Now the ideas are percolating. I'm making some chicken chili (Miss Em is not too thrilled with beef or sausage these days).

My newest idea is to make some vegetarian lasagne, bake it, and cut into squares and freeze.

Readers: Any other ideas for dishes that can be frozen in individual portions? I'm especially interested in those that can be meals in a dish.

A bunch of food frozen at home would be more useful to the college student than much of the junk crammed into dorm rooms. What a wonderful gift.

Thursday, July 28, 2011

Breakfast for the College Cook: What Miss Em Ate

If you look at the meal plans i posted yesterday, you will discover that--expensive though they are--only one provides all meals (the most expensive). Who wants to use an $8.00 meal plan meal for a bowl of cheerios? Or what if you don't have a meal plan?

As parents have been saying for years (even if they don't follow their own advice): Eat breakfast! In Miss Em's first year with a tiny meal plan, she ate . . . oat groats. She started with packages microwave instant oats, which I, Frugal Mom, picked up on sale, but didn't really like the stuff.

Luckily for Miss Em, she doesn't mind breakfast repetition. She started cooking oat groats (aka Scottish or pinhead oats) in--yes!--the rice cooker. She hit on a good method. Put in some groats, add some water and a bit of salt. Turn on. When it comes to a boil, put on warm. Keep checking and add more water as necessary.

If you read the above paragraph, you will see that Miss Em figured out a way to turn a rice cooker into a slow cooker, which is good for cereals. She made enough for a week and ate some every morning, heated in the microwave. She had it with boxed soymilk, craisins, and enough cinnamon to scent the entire campus. And brown sugar.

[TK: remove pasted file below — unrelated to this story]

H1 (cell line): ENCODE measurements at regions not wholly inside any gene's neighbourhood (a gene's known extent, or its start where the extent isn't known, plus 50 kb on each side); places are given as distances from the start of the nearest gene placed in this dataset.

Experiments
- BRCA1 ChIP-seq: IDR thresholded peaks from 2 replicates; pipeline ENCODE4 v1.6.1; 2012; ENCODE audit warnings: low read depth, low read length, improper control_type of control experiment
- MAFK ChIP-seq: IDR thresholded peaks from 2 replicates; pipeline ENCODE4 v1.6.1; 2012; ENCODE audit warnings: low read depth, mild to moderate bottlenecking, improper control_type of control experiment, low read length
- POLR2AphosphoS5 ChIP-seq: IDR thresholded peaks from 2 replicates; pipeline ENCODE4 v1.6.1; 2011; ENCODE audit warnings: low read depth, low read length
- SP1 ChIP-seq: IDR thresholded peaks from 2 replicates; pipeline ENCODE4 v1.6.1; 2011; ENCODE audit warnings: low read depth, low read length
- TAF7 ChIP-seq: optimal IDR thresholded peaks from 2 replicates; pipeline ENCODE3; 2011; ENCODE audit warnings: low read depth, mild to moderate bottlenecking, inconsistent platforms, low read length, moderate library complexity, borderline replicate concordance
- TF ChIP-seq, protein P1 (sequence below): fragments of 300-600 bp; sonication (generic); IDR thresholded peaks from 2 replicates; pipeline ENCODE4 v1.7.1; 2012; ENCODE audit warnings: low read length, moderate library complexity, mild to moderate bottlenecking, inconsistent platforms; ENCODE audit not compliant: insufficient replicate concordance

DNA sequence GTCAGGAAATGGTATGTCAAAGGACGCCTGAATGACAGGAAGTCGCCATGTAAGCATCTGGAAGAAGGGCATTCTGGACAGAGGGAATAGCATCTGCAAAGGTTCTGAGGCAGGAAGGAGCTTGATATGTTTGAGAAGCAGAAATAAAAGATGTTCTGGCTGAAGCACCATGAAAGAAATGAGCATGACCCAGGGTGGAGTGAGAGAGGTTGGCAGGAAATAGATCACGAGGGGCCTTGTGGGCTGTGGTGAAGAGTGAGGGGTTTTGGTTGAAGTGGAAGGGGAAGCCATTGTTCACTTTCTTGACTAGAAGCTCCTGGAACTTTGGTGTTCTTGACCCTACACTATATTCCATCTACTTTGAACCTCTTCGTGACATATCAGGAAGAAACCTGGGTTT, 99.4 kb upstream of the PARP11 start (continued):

Note that these items are all dorm friendly and can, in fact, be bought on Amazon. We had the oat groats sent to her.

You can get soymilk at Amazon too, but I found the cheapest prices at Dollar Tree.

Nothing needs refrigeration except the cooked oat groats!

Do you have any ideas for breakfasts for the College Cook?

Wednesday, July 27, 2011

How to Save Money in College: Cook!

Last year, my little Frugal Scholar, Miss Em, decided to get the 50-meal/semester plan, rather than a larger one. If you do the math--and many do not--you will find that college meals are $7.00 to $9.00 each, depending on your college.

Here is the plan at University of Alabama. Prices are PER SEMESTER.


We thought that the smallest plan provided a lot of flexibility and assumed Miss Em would go out to eat a lot more than she had her first year. Frugal Son and I had a brainstorm about rice cookers (allowed in dorms; Miss Em has a room scholarship) and put together a bunch of recipes for the College Cook--short on time, space, money, know-how, transportation, and STOVES.

The cookbook gives you at least 2 weeks of meals made with 20 ingredients--things like rice, tortillas, tomatoes, and so on. No stove required: all can be made in the rice cooker or microwave. You can buy a pdf version above left or get a Kindle version on Amazon.

Doing this changed my cooking life--it is so easy, cheap, and NOT MESSY. I use my rice cooker all the time now and I HAVE A STOVE. College Cooking Crash Course!

Use some of your graduation money and get a rice cooker too.